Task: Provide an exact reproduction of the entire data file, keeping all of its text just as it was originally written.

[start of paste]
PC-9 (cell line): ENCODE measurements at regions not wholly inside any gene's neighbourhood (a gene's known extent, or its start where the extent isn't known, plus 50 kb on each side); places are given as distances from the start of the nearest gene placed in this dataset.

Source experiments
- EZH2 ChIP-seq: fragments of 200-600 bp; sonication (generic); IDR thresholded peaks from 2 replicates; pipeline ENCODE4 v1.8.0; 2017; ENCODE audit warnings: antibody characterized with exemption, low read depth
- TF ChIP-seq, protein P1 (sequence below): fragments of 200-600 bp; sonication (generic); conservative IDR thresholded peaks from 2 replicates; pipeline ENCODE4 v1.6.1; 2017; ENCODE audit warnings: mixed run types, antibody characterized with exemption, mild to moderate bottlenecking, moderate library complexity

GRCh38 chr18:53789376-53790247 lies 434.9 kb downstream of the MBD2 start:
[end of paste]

PC-9 (cell line): ENCODE measurements at regions not wholly inside any gene's neighbourhood (a gene's known extent, or its start where the extent isn't known, plus 50 kb on each side); places are given as distances from the start of the nearest gene placed in this dataset.

Source experiments
- EZH2 ChIP-seq: fragments of 200-600 bp; sonication (generic); IDR thresholded peaks from 2 replicates; pipeline ENCODE4 v1.8.0; 2017; ENCODE audit warnings: antibody characterized with exemption, low read depth
- TF ChIP-seq, protein P1 (sequence below): fragments of 200-600 bp; sonication (generic); conservative IDR thresholded peaks from 2 replicates; pipeline ENCODE4 v1.6.1; 2017; ENCODE audit warnings: mixed run types, antibody characterized with exemption, mild to moderate bottlenecking, moderate library complexity

GRCh38 chr18:53789376-53790247 lies 434.9 kb downstream of the MBD2 start: